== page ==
National Minimum Wage compliance and pay generally were big news items in 2016 and are likely to remain so in 2017. The biggest risks to businesses are no longer Employment Tribunal claims but in fact public “naming and shaming” on social media and in the news. In our HR Forum we explored the use of zero hour contracts and breaches of the National Minimum Wage, looked at what went wrong and identified the learning points for businesses.

Headlines you don't need 

Last year undercover reporters for a national newspaper reported on a world where staff were searched daily, harangued via tannoy to hit targets and could be sacked in a ‘six strikes and you’re out’ regime
It was said that workers were kept onsite at the end of each shift in order to undergo a compulsory search by security staff. This typically added another hour and 15 minutes to the working week – which was unpaid.

Given that the workers were not free to leave their place of work until and unless the security check has been completed, this time should be considered ‘working time’ and therefore paid in accordance with the National Minimum Wage provisions.

In addition, deductions from wage packets for clocking in for a shift just one minute late were imposed raising further issues of breaches of the National Minimum Wage requirements.

There was also criticism that:

  • more than 80% of staff in parts of business were on zero hours contracts;
  • a large proportion of workers were supplied by recruitment agencies;
  • workers were warned they would be sacked if they received six black marks over a six-month period for offences including a period of reported sickness, errors, excessive/long toilet breaks, time wasting, excessive chatting, horseplay and using a mobile phone in the warehouse;
  • workers were banned from wearing certain clothing brands at work;
  • the strict culture in the workplace resulted in workers being afraid to speak out over low pay and conditions as they feared immediately losing their jobs.

Following the newspaper investigation the department of Business, Innovation and Skills select committee published a damning report where one MP stated working practices were similar to those of a Victorian workhouse.

The report requested a review of the health and safety provisions and a review into corporate governance arrangements to improve the running and reputation of the company.

An internal review recommended that the company should put a workers’ representative on its board and stated that the board would give zero hours staff the option to choose a permanent employment contract with guaranteed hours of at least 12 hours work a week.

It also stated that the board was considering the business case for the continued use of agency workers and would consider transferring ten staff a month from the agencies to direct employment. Other pledges in the report included fewer searches of staff and a change to the deduction of wages regime for clocking in late.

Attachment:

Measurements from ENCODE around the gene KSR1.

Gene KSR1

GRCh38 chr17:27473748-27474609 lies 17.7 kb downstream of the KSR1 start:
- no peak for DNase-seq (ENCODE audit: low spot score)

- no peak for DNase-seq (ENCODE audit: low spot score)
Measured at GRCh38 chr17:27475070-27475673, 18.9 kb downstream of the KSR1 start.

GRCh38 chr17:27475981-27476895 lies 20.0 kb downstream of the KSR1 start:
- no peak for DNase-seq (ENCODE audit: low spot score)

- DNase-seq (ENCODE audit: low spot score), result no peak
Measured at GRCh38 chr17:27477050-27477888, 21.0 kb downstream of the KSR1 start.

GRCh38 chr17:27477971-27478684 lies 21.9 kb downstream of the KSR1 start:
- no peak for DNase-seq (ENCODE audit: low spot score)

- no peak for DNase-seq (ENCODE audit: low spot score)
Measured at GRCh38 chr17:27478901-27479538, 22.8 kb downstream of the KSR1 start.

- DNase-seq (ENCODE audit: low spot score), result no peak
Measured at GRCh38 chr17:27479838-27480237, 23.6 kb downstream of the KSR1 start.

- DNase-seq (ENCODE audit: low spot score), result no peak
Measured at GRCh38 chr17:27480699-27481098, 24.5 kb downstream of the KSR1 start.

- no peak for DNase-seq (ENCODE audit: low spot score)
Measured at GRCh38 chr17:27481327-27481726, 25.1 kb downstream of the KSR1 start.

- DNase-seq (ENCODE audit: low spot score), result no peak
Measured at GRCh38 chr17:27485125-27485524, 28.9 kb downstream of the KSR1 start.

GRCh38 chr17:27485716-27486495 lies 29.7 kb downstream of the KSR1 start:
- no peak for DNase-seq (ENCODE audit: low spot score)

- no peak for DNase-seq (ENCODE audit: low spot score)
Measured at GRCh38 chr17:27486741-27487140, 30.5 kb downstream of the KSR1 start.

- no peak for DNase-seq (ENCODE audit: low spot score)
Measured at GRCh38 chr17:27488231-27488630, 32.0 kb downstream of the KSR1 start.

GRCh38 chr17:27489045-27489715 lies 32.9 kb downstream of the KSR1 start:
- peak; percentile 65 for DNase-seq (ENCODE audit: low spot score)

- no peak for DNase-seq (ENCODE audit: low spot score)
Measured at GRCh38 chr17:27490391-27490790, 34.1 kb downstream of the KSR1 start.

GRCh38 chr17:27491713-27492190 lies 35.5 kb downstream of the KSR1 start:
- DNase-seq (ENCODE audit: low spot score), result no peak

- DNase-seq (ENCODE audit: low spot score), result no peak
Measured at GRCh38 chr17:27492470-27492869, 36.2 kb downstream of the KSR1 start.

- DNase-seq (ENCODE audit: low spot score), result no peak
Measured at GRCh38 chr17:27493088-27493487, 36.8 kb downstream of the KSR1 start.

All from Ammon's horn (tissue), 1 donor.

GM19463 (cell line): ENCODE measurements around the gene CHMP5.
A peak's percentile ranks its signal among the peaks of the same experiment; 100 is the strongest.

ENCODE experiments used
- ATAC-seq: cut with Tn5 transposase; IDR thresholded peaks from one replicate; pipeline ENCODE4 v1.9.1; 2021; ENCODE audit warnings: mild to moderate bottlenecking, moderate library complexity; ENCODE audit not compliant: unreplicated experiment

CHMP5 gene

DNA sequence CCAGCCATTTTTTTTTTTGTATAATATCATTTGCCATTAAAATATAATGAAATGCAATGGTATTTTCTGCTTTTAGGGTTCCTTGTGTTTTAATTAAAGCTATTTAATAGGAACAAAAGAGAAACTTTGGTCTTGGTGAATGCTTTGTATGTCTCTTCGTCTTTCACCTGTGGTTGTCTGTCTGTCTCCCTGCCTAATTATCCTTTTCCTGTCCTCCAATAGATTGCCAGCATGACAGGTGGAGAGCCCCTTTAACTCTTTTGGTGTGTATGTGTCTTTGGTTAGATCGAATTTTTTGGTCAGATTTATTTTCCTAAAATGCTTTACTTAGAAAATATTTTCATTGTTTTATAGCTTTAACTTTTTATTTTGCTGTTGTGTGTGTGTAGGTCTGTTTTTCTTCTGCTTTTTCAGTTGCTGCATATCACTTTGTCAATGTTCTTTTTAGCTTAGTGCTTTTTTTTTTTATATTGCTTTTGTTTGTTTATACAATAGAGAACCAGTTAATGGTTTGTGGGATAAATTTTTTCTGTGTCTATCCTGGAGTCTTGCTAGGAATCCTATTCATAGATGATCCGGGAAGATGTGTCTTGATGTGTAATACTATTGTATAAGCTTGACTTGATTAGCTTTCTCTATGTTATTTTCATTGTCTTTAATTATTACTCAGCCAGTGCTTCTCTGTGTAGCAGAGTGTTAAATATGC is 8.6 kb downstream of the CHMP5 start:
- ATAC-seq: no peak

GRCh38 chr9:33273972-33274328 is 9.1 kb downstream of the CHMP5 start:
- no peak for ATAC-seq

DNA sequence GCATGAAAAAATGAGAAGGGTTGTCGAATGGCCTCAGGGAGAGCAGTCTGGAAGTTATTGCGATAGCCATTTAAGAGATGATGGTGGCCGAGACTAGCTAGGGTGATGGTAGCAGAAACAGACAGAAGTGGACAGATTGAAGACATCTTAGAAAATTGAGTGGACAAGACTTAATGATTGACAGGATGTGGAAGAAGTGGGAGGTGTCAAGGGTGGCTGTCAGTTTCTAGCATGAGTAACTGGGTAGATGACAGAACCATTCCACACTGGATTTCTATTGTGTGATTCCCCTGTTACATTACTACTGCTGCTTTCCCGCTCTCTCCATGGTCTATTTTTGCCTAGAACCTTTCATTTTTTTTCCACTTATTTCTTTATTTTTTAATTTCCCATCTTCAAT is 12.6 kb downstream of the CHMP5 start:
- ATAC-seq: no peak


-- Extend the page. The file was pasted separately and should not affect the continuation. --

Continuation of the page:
Impact

It is impossible to put a price on the cost and disruption this unwelcome attention may have had on the business concerned. There was a continuing spate of negative publicity during 2016.  The business fought back with its own publicity campaign. The share price of the business also fell. The internal costs to the business in taking remedial action must have been considerable.

Learning points

Perceived worker exploitation is now big news. The Government has pledged to review modern working practices which includes the “gig economy” in view of the increasing use of engaging “self-employed” workers, frequently on digital Apps.  You can be sure that worker pay and the use of zero hours contracts will remain in the news.  Some thoughts:

  • Are you confident that your business could defend its employment practices if it was thrust into the news?
  • What is your approach to worker pay and reward? 
  • Carry out a pay audit – consider pay deductions and clocking in, do you count all working time in the pay calculation? Could unpaid overtime, “calls outs” or on call time be an issue?
  • Do you use agency workers or zero hours contracts and why do you do so?
  • Are your recruitment processes and staff contracts clear?
  • What is your process regarding staff tips and service charges?
  • How can we encourage staff to raise any concerns internally before going external?

We are offering a complimentary audit of employment practices in January 2017 or if you have any concerns about the above issues and would like a chat please click here.